If you get a chance watch the Kingdom, does a reasonable job at highlighting the unique nature of this place its oil politics money and rest.
The easiest way to sum up Saudia Arabia in terms of tourism is, tourists are tolerated not welcomed. Yes, it sounds a bit harsh--but the fundamentalist politics of the country don't make for easy going in this part of the Middle East.
Spread out over some 2.2 million square miles, Saudi Arabia is a land of some 26 million people, which are predominately Muslim. Non-Muslims aren't allowed to such famous places as Mecca and Medina, although getting around the rest of the country can be quite difficult.
It isn't as if there isn't a decent infrastructure, the country is connected to Bahrain by the King Fahed Gateway, and most other roads are in decent shape. The hassle, especially since women aren't allowed to drive, just isn't worth driving on your own.
Flying is one of the best ways to get to different areas in Saudi Arabia, and the rail service offers 3-classes of service if you've decided to go that route. Ferries and dhows are also available to get around by water, nice since the country borders the Red Sea.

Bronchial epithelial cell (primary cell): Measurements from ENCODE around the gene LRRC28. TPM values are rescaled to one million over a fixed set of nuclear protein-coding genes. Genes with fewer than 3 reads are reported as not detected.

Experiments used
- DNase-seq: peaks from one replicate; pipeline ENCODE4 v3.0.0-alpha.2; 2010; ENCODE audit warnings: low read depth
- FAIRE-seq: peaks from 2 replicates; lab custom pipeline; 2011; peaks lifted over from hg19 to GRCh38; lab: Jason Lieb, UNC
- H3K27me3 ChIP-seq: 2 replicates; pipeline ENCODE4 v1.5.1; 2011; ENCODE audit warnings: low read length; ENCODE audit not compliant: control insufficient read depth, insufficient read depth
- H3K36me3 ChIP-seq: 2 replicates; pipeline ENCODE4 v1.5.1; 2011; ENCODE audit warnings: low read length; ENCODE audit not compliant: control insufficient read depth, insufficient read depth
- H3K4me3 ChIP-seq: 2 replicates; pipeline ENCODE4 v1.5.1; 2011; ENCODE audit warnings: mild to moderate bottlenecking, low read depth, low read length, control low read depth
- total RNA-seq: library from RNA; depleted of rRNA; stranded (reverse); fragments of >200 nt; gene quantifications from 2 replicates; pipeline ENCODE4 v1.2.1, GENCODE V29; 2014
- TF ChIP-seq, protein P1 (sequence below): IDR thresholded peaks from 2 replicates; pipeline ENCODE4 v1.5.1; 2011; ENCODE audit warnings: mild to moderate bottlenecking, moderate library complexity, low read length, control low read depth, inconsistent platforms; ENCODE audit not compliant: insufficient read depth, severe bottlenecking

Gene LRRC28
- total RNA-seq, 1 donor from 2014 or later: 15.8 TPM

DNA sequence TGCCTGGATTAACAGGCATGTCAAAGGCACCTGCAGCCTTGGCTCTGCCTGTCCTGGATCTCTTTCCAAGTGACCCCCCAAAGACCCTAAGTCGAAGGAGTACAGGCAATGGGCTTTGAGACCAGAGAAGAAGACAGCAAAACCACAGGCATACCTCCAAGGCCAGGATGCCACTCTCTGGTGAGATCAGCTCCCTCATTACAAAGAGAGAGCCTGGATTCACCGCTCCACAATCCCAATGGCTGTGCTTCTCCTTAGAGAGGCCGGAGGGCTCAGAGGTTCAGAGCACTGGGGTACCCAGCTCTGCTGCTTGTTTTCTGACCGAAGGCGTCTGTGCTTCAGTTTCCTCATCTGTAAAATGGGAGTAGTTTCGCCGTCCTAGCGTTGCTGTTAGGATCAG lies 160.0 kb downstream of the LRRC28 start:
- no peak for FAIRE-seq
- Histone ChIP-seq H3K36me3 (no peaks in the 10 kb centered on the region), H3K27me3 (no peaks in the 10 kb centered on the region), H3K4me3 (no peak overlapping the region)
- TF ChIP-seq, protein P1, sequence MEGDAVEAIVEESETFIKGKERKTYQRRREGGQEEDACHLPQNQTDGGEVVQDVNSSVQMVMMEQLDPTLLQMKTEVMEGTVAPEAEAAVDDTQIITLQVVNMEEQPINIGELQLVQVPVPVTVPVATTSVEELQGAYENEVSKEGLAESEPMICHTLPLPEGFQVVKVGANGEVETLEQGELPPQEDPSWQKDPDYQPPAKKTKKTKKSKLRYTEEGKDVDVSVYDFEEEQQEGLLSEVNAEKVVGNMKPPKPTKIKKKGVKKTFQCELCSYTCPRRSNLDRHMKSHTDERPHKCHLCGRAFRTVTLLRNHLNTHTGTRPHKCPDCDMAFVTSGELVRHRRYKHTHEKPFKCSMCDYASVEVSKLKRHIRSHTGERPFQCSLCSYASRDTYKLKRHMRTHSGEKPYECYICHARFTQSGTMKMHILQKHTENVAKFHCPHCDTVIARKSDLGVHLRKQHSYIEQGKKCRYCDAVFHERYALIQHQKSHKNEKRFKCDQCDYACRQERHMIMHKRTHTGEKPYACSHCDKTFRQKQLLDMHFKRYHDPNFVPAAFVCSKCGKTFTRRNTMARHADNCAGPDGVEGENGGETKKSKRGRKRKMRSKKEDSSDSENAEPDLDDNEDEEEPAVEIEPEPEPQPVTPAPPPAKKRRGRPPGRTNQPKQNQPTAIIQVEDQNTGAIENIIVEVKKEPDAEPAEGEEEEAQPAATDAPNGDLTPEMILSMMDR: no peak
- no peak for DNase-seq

The Corniche Road around the Red Sea is stunning; a most beautiful way to do it is by bicycle. Women, by the way, use cycling to get around much of the country because of its driving restriction.
Non-Muslims might not be allowed to see Mecca or Medina, but everyone is welcome to see the ottoman architecture in Jeddah, the ruins of Medain Saleh with its carved temples, and shop at the many souks.
Ladies should remember that an abaya (a black robe) is required if you're going out in public--but the veil over the face and gloves on the hands are optional. The Wutawwa, or religious police, are all over the place to make sure you're covered up, or the opposite sexes aren't intermingling and/or acting inappropriately.
The weather in Saudi Arabia isn't all that welcoming either. That is, unless, you like it hot. Winters are the most pleasant time to come, often cooling off enough to actually enjoy it.
You won't find much nightlife in the Western sense, as music and alcohol are forbidden. The best you'll find is traditional Saudi drumming or sword dancing.
Eating, however, should count as entertainment since the food's so good. Try some hummus with pita, or locally made kebabs. During Ramadan, it is illegal in Saudi Arabia to eat, drink, or even smoke in public.
A lot of things might be illegal in Saudi Arabia, but not visiting outright--so enjoy what you can while you're here.